In trying to quit cigarettes (unlike my pipe cigarettes DID seem to spoil my wind and gave me a "smoker's hack" during my morning shower) I periodically tried to get back on my pipe but never seemed to be able to re-start the habit until about 20 years ago when I got engaged. At the time pipe tobacco was much cheaper than cigarettes and I wanted to save money to get married.

A few years later the kids came and also I became a victim of the bursting of the high tech bubble. My income took a BIG hit and I needed to cut my money overhead again. By this time the government had noticed the price of pipe tobacco and had jacked the taxes up to where pipe smoking too had become an expensive habit. So I quit.

In both cases when I quit I did exactly that, I quit. Cold turkey. No tapering off, no patches or gum, no bumming from friends but just...quit! I haven't had a delicious puff of tobacco in years and yet I've had ZERO cravings.

I've thought a lot as to why I could do it and so many of my friends have had such trouble and have developed some theories. I don't think it's because of a physical addiction but rather more a mental one. You see, although some folks claim that tobacco tastes awful and there's some instantaneous ingredient that instantly addicts you after one small puff that doesn't make sense to me. Many, many people LIKE the taste of tobacco! Many like the taste of straight liquor as well. Giving up a pleasure without a strong enough reason has got to be one of the hardest things in life. Anyone who goes on a diet knows this. Or anyone who's been told by his doctor to essentially don't eat anything he likes anymore (at least, that's what it seemed to me) as well.

It's easy to come up with excuses not to quit when you really don't have sufficient motivation. I truly believe that the anti-smoking movement has hurt their cause by being too shrill and scolding. They often seem to stretch their "science" as they try to "scare" folks into quitting. Over the years they have crossed that line and I believe many smokers took that as an excuse not to listen to them.

They also have triggered almost a sense of defiance among many smokers as they shiver outside with no real shelters. If the goal was simply to protect non-smokers from the dangers of passive smoke it's hard to argue that there's any good reason to give outside smokers pneumonia other than to make it as uncomfortable as possible in the hope of making them quit. This goes against human nature when the smoker is smart enough to see through the tactic and dismisses quite valid warnings as simple arrogance and meanness.

Many people just have too strong an independent streak to meekly just do "what they're told". After all, are you an adult or aren't you? Doesn't being an adult mean having the right to choose such things for yourself?

There's an old joke that goes "If I do what I'm told I'll likely live an extra 5 years but lord knows it'll feel like it!"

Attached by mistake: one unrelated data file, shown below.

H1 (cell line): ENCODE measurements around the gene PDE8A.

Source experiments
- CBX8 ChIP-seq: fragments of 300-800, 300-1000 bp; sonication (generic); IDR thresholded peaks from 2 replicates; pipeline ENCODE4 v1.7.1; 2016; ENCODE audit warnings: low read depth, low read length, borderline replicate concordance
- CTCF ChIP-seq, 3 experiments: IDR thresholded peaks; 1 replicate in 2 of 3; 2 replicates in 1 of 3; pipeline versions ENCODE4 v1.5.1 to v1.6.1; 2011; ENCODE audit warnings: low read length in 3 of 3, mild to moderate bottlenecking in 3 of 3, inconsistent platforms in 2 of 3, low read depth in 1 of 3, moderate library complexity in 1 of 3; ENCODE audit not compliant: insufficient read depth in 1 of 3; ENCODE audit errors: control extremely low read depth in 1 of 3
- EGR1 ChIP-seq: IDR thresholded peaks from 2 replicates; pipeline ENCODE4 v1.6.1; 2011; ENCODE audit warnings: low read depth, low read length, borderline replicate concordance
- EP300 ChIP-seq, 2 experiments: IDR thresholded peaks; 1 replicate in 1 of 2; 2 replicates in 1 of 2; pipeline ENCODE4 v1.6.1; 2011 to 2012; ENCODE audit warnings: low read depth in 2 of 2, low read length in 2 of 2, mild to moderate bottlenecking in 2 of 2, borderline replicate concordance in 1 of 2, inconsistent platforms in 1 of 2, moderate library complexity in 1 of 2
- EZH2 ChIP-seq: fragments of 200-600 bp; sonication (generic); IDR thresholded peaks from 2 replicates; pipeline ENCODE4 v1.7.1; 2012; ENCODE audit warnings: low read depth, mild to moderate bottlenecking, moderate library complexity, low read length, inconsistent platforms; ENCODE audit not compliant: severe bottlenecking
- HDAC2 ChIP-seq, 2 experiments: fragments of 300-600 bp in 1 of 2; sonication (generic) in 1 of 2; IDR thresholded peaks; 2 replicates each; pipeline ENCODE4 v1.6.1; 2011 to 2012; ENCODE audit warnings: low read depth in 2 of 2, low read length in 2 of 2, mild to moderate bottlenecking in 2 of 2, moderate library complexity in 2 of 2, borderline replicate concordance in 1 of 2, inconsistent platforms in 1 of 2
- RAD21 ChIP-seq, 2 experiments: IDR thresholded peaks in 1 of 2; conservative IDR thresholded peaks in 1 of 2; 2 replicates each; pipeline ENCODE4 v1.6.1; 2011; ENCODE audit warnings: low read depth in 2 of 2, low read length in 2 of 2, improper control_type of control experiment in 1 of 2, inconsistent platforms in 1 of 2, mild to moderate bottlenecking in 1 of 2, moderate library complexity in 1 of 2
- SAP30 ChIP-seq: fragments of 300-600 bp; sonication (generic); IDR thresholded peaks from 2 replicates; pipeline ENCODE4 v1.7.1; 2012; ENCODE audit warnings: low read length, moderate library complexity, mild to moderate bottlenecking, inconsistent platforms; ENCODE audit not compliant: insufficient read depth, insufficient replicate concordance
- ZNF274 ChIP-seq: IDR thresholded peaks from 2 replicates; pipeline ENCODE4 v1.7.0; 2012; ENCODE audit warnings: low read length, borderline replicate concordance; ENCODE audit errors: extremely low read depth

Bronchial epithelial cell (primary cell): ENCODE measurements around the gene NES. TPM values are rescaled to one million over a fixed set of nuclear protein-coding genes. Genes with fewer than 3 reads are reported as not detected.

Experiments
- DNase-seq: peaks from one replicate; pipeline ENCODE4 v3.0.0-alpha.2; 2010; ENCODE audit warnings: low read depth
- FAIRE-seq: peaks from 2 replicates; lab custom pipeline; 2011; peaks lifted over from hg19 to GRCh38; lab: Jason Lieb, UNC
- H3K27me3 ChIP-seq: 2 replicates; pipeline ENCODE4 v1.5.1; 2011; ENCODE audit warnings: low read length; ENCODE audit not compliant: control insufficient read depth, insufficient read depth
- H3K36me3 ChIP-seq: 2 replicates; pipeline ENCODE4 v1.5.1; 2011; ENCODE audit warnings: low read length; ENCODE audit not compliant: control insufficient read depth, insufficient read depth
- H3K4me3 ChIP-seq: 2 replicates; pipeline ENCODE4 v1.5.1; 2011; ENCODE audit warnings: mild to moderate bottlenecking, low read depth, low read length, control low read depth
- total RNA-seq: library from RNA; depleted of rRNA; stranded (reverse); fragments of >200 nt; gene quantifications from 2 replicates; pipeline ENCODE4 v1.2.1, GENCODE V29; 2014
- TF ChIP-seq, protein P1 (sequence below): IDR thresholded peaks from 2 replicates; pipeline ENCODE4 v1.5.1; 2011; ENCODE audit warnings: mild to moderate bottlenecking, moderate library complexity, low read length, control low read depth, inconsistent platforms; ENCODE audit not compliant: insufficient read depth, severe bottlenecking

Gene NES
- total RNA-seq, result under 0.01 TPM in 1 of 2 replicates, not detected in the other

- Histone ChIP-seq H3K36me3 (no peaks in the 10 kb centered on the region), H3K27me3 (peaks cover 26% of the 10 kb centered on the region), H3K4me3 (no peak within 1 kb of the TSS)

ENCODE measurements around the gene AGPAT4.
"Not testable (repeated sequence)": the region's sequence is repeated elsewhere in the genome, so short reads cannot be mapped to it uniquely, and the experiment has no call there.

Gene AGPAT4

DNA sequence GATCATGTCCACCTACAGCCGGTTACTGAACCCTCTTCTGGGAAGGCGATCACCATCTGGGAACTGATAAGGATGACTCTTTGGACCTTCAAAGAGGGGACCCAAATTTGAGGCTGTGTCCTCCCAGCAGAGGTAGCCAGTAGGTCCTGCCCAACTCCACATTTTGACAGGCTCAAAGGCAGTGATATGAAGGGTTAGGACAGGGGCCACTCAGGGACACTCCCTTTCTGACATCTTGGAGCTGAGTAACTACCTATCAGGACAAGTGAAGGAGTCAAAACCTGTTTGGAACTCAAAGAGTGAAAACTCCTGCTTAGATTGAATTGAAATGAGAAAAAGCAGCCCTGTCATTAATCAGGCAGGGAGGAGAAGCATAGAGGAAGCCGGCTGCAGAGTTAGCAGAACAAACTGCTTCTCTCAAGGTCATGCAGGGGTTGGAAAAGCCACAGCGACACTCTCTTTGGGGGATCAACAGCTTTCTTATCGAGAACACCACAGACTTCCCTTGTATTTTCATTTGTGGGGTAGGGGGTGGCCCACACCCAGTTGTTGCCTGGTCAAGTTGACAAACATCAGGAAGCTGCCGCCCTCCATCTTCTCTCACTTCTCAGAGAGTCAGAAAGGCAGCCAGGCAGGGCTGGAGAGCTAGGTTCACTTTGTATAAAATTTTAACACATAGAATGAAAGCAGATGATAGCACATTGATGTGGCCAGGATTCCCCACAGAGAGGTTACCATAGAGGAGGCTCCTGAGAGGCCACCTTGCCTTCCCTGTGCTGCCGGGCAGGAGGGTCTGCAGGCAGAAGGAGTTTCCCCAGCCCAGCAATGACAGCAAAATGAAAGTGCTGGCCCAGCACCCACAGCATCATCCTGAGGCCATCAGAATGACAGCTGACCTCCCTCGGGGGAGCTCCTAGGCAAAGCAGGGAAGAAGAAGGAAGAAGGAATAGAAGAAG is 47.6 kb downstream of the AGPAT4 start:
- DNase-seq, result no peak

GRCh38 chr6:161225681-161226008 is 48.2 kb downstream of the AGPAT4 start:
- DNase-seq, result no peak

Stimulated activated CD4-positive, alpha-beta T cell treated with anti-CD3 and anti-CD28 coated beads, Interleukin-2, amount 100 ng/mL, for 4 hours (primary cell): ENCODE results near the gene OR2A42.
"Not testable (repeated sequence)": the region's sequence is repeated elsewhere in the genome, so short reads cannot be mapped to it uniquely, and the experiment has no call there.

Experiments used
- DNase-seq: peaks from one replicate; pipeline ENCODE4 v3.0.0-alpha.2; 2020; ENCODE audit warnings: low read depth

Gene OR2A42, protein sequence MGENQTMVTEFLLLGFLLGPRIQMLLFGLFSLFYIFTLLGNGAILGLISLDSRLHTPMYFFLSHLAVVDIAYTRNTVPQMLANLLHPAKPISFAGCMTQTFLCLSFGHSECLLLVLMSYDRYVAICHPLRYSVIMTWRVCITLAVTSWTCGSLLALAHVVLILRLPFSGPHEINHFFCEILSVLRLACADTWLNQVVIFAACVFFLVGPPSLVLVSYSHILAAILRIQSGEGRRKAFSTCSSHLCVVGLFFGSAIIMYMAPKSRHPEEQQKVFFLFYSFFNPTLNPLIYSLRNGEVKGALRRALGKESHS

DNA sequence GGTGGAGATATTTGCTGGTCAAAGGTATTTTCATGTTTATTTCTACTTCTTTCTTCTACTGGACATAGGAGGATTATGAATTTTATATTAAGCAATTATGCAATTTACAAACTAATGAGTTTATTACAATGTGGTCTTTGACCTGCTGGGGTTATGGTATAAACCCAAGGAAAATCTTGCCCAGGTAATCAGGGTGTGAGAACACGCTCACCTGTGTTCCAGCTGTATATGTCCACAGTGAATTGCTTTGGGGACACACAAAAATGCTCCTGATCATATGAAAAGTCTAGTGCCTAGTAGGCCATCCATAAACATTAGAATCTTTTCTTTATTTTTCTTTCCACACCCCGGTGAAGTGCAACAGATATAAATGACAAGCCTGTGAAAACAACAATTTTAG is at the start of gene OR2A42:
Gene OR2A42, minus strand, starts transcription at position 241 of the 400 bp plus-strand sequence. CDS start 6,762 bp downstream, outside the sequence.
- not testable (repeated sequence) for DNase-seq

And another about how you get any group of Canadians out of your pool. You simply ask "Would you Canadians please leave the pool?"

There are many Canadians that are more independent than that.

No, I think the best key to successful quitting is not more intense harrassment and scolding or more uncomfortable if not downright dangerous smoking areas but rather sufficient motivation. I believe the strongest motivation comes not to spruce up our own health habits but rather to feel responsibility towards our family and other loved ones!

The moment I thought of smoking as taking away from the money needed to support my family it became easy as pie. I simply stopped and have never started or wanted to start again!

Now, all that being said if I win the lottery tomorrow I may indeed dig out my pipe to celebrate... :rolleyes:
 

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Wild Bill said:
Speaking only from my own experience, I started smoking a pipe on my 16th birthday, back in the Pleistocene Era. I loved it from the first puff! I enjoyed the flavour and the experience.

Like most true pipe smokers, I never inhaled. Pipe smoking is like cigar smoking. The smoke is so strong by that method that you don't need to inhale.

Many cigarette smokers try switching to a pipe but either out of ignorance or reflex they inhale it like a cigarette and would have been better off still on cigarettes.

Some years later I did get hooked on cigarettes and those I DID inhale, right down to my toe nails! I enjoyed the taste of most of those too, except for some brands that just weren't to my taste.

In trying to quit cigarettes (unlike my pipe cigarettes DID seem to spoil my wind and gave me a "smoker's hack" during my morning shower) I periodically tried to get back on my pipe but never seemed to be able to re-start the habit until about 20 years ago when I got engaged. At the time pipe tobacco was much cheaper than cigarettes and I wanted to save money to get married.